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Old 02-27-2008, 01:37 AM   #20
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thanks tb...

excellent post!

cheers
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Old 02-27-2008, 09:43 AM   #21
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Thanks for the link Westfalia. It never ceases to amaze me the breadth of information can be found on Wikipedia, yet I never think to look there for info on any given topic.

Thanks also TBSafari28 for the additional information. Between the two post and the info at Wikipedia, I have a much better understanding of the DPF and what happens with sulfur in the exhaust.

My '05, and now my '08, constitute my first experience with diesels so I am kind of skittish about anything that might damage them. With the high cost of repairs I would rather spend a little more on the maintenance and go a little out of the way, and even pay a little more, for fuel than to risk damaging any component part of the system. I was told by my regular service provider that one of the reasons that my '08 uses more fuel than my '05 did was the ULSD. After reading the article I understand that it isn't necessarily the fuel, but the regenerative DPF system that may be part of the culprit in that issue.
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Old 02-27-2008, 10:36 AM   #22
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I just sold my 2000 F250 PSD and have a 2008 F450 on order.

One of the managers at our local Ford dealership, who is a truck specialist, told me he recommends adding a good quality additive to every fill-up in these new diesel trucks.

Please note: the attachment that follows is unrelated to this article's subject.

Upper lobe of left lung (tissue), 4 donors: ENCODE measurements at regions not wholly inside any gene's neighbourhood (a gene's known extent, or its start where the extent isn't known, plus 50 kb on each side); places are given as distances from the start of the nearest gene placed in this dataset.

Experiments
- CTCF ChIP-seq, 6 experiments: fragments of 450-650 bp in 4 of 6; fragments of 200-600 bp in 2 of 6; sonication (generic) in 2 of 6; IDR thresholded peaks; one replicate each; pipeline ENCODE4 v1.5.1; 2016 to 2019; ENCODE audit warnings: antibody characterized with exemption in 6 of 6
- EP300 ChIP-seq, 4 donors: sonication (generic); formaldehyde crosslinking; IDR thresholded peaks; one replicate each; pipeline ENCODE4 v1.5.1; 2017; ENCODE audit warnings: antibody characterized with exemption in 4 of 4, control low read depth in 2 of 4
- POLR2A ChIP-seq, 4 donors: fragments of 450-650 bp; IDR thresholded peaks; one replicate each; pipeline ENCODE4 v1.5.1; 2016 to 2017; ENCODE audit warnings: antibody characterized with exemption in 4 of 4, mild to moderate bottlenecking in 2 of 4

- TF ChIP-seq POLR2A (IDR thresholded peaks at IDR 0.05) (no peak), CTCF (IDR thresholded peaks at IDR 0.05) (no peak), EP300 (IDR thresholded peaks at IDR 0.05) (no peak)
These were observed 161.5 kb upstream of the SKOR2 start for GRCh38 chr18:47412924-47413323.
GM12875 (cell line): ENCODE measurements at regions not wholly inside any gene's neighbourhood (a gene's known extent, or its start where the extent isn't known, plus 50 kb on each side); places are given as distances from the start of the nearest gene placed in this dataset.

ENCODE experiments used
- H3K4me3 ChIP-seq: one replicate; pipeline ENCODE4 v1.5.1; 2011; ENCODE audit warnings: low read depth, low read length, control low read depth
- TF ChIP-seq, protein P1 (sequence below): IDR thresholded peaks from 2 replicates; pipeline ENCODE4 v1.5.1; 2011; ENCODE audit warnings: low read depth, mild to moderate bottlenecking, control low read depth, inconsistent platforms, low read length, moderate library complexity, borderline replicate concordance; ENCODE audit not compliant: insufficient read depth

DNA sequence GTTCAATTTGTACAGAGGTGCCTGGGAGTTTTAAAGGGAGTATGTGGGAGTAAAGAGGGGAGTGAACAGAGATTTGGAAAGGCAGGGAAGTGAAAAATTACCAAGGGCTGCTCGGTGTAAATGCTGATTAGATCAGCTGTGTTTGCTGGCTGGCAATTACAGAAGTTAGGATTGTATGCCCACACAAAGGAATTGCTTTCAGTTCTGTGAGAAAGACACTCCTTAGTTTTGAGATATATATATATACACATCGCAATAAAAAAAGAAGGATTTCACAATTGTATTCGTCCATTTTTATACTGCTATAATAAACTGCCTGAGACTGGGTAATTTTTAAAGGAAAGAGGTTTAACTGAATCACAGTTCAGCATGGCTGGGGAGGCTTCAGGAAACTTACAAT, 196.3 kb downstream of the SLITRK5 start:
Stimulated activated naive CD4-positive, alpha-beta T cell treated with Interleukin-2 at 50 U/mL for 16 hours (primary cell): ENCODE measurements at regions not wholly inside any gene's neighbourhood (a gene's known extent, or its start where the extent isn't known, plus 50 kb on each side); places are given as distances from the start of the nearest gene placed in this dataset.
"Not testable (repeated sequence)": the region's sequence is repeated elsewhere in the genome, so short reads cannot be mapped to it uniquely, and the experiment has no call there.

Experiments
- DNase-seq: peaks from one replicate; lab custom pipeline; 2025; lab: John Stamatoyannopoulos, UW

I've seen the results of an independent study on these additives effect on diesel fuel lubricity conducted last summer that was funded by advertisers and others on The Diesel Place.

The study results showed that 2% REG SoyPower Biodiesel was the top additive as far as increasing lubricity (I donlt even know where to buy that), followed by Opti-Lube XPD, FPPF, Opti-Lube Summer Blend and Opti-Lube Winter Blend, (in that order) and then others.

Some of these additives improve cetane, contain anti-gel agents, are bio-diesel compatible, etc., plus have a rather wide range of costs. Some of the older additives on the market are not even ULSD compliant and may damage newer diesels.

I'm no expert by any means on this subject. However, I'd like to add an additive if there's going to be some positive impacts in doing so. Is there any single additive that is the BEST one?

Also, how important is it to put the correct amount of additive in your tank when you fill-up? I don't know if these proportions are anywhere near to being correct, but if they say to add 4 oz of additive to 10 gal of diesel for example, can you guess what is 4 oz and maybe get in 3 or 6 oz instead, or do you have to be more exact? (I often just eyeball the amount and pour some in to my tank).

John
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Old 02-27-2008, 11:21 AM   #23